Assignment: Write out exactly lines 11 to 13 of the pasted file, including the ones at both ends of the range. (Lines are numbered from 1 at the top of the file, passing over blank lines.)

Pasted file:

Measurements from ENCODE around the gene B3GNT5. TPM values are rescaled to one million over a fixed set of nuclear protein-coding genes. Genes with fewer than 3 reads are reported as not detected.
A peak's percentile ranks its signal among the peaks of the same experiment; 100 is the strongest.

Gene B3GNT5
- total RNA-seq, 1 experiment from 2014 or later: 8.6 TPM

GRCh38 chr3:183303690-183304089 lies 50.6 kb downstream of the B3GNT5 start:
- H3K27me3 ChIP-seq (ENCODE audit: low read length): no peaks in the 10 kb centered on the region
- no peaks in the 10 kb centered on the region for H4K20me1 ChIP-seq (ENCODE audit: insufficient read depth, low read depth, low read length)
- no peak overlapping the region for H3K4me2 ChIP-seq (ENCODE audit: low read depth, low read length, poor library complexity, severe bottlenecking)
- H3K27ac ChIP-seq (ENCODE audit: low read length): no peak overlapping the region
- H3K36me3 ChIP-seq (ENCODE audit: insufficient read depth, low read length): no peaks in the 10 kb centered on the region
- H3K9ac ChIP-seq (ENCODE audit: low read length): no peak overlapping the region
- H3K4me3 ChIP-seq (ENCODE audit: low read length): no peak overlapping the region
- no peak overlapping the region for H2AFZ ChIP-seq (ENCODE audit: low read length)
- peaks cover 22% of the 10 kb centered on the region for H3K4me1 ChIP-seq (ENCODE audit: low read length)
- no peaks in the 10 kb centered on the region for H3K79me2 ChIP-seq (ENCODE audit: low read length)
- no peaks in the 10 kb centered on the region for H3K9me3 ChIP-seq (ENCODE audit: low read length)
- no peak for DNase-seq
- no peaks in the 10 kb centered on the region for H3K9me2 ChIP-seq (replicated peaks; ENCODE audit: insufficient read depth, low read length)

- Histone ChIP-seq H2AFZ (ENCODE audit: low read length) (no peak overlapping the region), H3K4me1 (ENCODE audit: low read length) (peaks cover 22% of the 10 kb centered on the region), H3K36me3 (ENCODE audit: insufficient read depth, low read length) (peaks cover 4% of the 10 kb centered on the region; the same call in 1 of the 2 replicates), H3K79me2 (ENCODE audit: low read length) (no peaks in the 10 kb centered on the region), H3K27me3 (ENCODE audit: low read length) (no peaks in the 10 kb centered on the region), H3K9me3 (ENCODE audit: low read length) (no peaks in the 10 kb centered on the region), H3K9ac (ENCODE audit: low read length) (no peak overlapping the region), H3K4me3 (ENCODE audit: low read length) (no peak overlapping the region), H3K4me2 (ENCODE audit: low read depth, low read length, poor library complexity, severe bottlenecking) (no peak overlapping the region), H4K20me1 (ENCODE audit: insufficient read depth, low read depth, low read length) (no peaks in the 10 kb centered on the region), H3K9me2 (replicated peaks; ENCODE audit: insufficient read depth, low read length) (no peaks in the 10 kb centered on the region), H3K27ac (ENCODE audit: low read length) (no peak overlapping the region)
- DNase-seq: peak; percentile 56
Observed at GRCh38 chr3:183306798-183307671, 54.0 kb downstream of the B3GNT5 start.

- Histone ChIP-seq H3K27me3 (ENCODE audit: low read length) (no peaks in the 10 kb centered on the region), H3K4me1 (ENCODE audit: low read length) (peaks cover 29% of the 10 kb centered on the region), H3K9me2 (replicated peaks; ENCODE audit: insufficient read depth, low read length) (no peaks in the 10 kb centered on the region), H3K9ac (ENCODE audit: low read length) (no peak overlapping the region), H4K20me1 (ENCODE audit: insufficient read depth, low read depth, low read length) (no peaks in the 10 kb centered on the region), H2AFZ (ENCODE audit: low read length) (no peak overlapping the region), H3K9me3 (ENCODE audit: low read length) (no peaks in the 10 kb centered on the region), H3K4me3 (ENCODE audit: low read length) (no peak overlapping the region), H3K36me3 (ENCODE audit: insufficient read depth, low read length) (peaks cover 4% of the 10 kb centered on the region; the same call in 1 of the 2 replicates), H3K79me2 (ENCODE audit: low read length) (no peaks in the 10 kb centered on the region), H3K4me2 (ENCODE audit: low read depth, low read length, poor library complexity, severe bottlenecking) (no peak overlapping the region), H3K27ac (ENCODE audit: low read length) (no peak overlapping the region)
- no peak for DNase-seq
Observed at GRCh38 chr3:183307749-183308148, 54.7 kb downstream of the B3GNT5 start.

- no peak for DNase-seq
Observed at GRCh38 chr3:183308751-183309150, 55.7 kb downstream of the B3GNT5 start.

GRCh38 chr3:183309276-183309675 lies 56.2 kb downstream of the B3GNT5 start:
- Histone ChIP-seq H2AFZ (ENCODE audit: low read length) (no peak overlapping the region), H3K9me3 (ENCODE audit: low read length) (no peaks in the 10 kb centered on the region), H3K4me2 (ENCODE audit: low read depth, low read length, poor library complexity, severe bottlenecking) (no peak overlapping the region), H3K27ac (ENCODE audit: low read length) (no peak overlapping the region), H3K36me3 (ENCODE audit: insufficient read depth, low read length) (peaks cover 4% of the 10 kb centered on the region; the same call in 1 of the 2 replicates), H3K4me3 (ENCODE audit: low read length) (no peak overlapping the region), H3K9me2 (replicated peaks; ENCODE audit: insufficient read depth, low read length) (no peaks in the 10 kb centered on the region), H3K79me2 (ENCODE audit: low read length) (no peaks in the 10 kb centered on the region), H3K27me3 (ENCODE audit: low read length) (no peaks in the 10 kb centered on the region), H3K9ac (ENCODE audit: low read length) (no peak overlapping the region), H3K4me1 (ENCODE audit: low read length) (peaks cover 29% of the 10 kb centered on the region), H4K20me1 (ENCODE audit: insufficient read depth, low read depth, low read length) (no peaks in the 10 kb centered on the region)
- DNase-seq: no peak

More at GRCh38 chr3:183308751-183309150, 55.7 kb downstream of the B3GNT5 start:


- H3K9ac ChIP-seq (ENCODE audit: low read length): no peak overlapping the region
- H3K4me3 ChIP-seq (ENCODE audit: low read length): no peak overlapping the region
- no peak overlapping the region for H2AFZ ChIP-seq (ENCODE audit: low read length)